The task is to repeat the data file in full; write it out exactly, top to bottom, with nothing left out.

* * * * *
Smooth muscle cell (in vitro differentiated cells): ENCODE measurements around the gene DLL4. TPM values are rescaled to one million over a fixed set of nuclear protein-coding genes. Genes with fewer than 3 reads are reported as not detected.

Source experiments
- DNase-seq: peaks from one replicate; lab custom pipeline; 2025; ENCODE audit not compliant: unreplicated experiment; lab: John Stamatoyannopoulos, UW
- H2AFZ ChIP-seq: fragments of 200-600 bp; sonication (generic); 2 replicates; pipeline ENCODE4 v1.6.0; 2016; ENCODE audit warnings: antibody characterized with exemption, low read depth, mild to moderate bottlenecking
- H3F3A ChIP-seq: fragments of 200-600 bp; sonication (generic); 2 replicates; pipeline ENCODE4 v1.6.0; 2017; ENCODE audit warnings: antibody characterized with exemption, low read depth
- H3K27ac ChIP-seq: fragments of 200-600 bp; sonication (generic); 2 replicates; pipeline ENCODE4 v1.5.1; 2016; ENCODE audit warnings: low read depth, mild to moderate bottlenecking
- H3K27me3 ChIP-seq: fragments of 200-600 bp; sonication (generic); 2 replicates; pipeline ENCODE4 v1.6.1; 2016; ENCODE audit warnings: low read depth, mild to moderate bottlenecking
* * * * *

Smooth muscle cell (in vitro differentiated cells): ENCODE measurements around the gene DLL4. TPM values are rescaled to one million over a fixed set of nuclear protein-coding genes. Genes with fewer than 3 reads are reported as not detected.

Source experiments
- DNase-seq: peaks from one replicate; lab custom pipeline; 2025; ENCODE audit not compliant: unreplicated experiment; lab: John Stamatoyannopoulos, UW
- H2AFZ ChIP-seq: fragments of 200-600 bp; sonication (generic); 2 replicates; pipeline ENCODE4 v1.6.0; 2016; ENCODE audit warnings: antibody characterized with exemption, low read depth, mild to moderate bottlenecking
- H3F3A ChIP-seq: fragments of 200-600 bp; sonication (generic); 2 replicates; pipeline ENCODE4 v1.6.0; 2017; ENCODE audit warnings: antibody characterized with exemption, low read depth
- H3K27ac ChIP-seq: fragments of 200-600 bp; sonication (generic); 2 replicates; pipeline ENCODE4 v1.5.1; 2016; ENCODE audit warnings: low read depth, mild to moderate bottlenecking
- H3K27me3 ChIP-seq: fragments of 200-600 bp; sonication (generic); 2 replicates; pipeline ENCODE4 v1.6.1; 2016; ENCODE audit warnings: low read depth, mild to moderate bottlenecking